At the end of October, the German Federal Financial Supervisory Authority (Bundesanstalt für Finanzdienstleistungsaufsicht - BaFin) launched a consultation on its draft amendments to the “Minimum Requirements for Risk Management” (MaRisk). As with the last amendment to the MaRisk circular, the revision primarily incorporates guidelines issued by the European Banking Authority (EBA) into the MaRisk under the principles-based approach. The current changes implement the guidelines on the management of non-performing and forborne exposures (EBA/GL/2018/06) and on outsourcing (EBA/GL/2019/02), while further adjustments are based on the guidelines on the management of information and communication technology and security risks (EBA/GL/2019/04).

The consultation is scheduled to run until 4 December 2020, after which time comments will be considered and possibly published. The application date is yet to be determined.

What is new?

Some of the major changes introduced in this 6th amendment are listed here:

  • Large and complex institutions are now defined as institutions whose total assets at individual institution level or consolidated at group level reach or exceed EUR 30 billion.
  • Transactions in crypto currencies are considered trading transactions within the meaning of the German Banking Act (Kreditwesengesetz – KWG).
  • Several risks defined by institutions as "insignificant" must be adequately addressed in the internal capital adequacy framework. And the terms "normative" and "economic" perspective in internal capital adequacy assessment and planning are introduced.
  • Data for collateral and its association to a transaction must be maintained or improved.
  • New requirements for the further development of the compliance function, i.e., integrating compliance-related areas or separating other areas (e.g., outsourcing management, information security, business continuity management) and a clear separation from risk controlling
  • Extension of the requirements on emergency management to include impact analyses, risk analyses, and a regular review of emergency concepts for time-critical activities and processes
  • Clarification that the responsibility for meeting outsourcing requirements lies both at individual institution level and at group level
  • Extension of information and auditing rights in the event of outsourcing, the establishment of a central outsourcing officer, and the preparation of joint emergency plans
  • Assessment of the work of external property valuers.
  • Regular assessment of the borrower's ability to repay, even in the case of bullet loans
  • Separate chapter on "Treatment of Forbearance" (definition, development of forbearance guidelines, identification of affected risk positions, changes in contractual conditions, evaluation, and monitoring)
  • Minor adjustments to trading transactions in terms of market conformity, list of authorised exchanges, and admissibility of issuer limits.
  • Extension of the scope of technical and organisational resources to cover the information network, which also includes business-relevant information, business and support processes, IT systems and network, and building infrastructure.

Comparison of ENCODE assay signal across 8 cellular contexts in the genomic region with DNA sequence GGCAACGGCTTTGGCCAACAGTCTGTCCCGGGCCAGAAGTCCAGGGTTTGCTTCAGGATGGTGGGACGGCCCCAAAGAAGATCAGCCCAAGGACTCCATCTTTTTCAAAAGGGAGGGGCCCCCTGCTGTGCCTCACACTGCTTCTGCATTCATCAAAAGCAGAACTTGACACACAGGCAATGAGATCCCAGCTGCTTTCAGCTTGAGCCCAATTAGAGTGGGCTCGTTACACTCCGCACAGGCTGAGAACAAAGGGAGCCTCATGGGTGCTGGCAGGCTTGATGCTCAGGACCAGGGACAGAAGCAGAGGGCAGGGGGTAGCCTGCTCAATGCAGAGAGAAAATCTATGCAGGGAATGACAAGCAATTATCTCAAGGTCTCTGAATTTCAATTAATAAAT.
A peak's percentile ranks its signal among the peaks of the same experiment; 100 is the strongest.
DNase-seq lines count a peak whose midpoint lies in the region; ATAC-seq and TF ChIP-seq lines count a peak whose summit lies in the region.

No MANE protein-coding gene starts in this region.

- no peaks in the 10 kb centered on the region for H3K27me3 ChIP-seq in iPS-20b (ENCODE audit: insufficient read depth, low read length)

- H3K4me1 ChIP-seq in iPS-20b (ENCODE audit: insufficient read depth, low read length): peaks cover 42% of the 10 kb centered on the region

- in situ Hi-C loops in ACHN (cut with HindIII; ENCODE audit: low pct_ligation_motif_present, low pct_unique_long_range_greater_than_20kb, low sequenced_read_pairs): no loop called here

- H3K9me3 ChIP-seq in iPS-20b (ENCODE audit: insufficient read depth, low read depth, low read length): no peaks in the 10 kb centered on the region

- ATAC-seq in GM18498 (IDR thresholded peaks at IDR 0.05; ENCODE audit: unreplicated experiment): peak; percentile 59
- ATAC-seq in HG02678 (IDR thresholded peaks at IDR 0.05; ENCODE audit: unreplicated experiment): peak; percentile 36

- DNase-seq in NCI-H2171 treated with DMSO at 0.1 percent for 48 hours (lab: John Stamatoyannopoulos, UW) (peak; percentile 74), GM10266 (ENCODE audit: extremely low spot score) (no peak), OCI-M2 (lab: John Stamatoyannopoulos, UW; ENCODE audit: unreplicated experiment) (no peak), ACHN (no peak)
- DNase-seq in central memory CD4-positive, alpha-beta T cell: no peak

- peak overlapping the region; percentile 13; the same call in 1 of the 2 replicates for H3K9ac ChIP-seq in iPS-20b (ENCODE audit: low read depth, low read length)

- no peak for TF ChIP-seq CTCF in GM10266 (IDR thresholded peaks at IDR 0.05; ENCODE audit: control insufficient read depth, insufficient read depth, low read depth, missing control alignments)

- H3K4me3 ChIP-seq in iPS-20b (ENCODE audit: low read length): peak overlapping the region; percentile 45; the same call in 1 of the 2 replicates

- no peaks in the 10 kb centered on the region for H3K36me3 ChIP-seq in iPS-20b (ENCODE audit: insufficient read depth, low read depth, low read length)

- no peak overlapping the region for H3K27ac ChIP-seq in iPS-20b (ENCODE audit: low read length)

• Individually recorded operational risk incidents must be aggregated; the assessment procedures must include at a minimum historical knowledge, current weaknesses, and potential events. This expressly includes IT security and compliance as well as emergency and outsourcing management.

What gets easier?

A few aspects have been simplified for institutions, e.g., compliance reporting to supervisory bodies can be delegated to a committee and the valuation of real estate collateral may also be carried out by internal experts. Forborne exposures are no longer automatically subject to intensive support, rather the institution itself sets the criteria. The list of services that are not considered as outsourcing has been extended to include market-data information services, payment services, legal opinions, and utility services. Smaller, less-complex institutions are given discretionary powers for outsourcing and larger institutions may take more individual responsibility for outsourcing if appropriate risk analyses have been carried out.

Who is particularly affected?

Institutions with a sizeable non-performing exposure (NPE) portfolio, i.e., NPE-ratio of 5% or greater, must meet specific requirements. This is valid at the individual level and partially consolidated or fully consolidated at group level. (It also applies to individual portfolios!) Changes affect the following aspects:

  • Alignment with international default definitions
  • Mitigation strategies and implementation plans for monitoring by the supervisor
  • Separate monitoring by risk controlling
  • Establishment of specialised NPE processing units
  • Valuation of collateral from the point of view of realisation
  • Regular monitoring of resolution arrangements
  • Guidelines for bail-out purchases for problem loans
  • Development of methods and procedures for backtesting the differences between value adjustments and incurred losses

The 5% cut-off could become a problem for some institutions next year if corona-related relief is removed!

BaFin Konsultation 14/2020 - MaRisk (6. Novelle)

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